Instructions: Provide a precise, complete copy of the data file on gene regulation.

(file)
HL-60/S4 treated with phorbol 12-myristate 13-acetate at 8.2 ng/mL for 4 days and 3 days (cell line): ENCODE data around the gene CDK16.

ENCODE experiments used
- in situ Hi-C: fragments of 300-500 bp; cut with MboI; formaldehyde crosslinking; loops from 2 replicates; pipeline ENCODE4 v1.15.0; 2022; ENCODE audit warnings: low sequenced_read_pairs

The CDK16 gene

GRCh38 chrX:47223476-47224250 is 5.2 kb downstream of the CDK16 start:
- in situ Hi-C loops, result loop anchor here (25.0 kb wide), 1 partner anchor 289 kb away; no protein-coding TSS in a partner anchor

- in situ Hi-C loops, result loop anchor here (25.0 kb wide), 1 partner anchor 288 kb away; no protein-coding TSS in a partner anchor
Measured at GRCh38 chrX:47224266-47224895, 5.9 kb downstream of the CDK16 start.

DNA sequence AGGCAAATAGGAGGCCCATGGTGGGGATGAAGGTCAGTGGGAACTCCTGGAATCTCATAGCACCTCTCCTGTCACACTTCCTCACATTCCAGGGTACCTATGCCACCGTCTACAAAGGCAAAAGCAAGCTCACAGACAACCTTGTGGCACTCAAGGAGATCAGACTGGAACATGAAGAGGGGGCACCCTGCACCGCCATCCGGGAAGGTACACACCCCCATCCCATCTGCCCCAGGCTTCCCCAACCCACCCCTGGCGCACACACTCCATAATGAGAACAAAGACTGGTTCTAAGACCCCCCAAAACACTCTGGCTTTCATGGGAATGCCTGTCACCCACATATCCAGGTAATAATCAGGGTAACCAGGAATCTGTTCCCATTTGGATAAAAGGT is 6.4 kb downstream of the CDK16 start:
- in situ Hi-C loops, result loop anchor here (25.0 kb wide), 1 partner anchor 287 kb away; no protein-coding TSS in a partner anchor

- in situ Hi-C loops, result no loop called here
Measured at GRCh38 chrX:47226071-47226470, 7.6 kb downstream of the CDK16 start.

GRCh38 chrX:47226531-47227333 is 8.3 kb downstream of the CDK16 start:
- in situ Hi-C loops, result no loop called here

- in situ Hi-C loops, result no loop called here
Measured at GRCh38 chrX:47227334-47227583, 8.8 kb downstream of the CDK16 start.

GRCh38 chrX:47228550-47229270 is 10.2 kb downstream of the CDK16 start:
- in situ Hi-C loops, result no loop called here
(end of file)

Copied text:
HL-60/S4 treated with phorbol 12-myristate 13-acetate at 8.2 ng/mL for 4 days and 3 days (cell line): ENCODE data around the gene CDK16.

ENCODE experiments used
- in situ Hi-C: fragments of 300-500 bp; cut with MboI; formaldehyde crosslinking; loops from 2 replicates; pipeline ENCODE4 v1.15.0; 2022; ENCODE audit warnings: low sequenced_read_pairs

The CDK16 gene

GRCh38 chrX:47223476-47224250 is 5.2 kb downstream of the CDK16 start:
- in situ Hi-C loops, result loop anchor here (25.0 kb wide), 1 partner anchor 289 kb away; no protein-coding TSS in a partner anchor

- in situ Hi-C loops, result loop anchor here (25.0 kb wide), 1 partner anchor 288 kb away; no protein-coding TSS in a partner anchor
Measured at GRCh38 chrX:47224266-47224895, 5.9 kb downstream of the CDK16 start.

DNA sequence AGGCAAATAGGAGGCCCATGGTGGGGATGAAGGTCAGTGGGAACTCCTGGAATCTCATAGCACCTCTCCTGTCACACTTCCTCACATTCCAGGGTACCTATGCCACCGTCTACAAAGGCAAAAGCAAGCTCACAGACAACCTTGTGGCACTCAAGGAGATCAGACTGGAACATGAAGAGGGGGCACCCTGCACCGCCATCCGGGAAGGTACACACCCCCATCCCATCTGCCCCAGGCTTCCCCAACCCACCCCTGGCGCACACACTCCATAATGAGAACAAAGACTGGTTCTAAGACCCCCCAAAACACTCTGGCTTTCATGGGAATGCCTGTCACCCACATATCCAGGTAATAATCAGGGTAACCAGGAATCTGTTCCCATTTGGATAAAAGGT is 6.4 kb downstream of the CDK16 start:
- in situ Hi-C loops, result loop anchor here (25.0 kb wide), 1 partner anchor 287 kb away; no protein-coding TSS in a partner anchor

- in situ Hi-C loops, result no loop called here
Measured at GRCh38 chrX:47226071-47226470, 7.6 kb downstream of the CDK16 start.

GRCh38 chrX:47226531-47227333 is 8.3 kb downstream of the CDK16 start:
- in situ Hi-C loops, result no loop called here

- in situ Hi-C loops, result no loop called here
Measured at GRCh38 chrX:47227334-47227583, 8.8 kb downstream of the CDK16 start.

GRCh38 chrX:47228550-47229270 is 10.2 kb downstream of the CDK16 start:
- in situ Hi-C loops, result no loop called here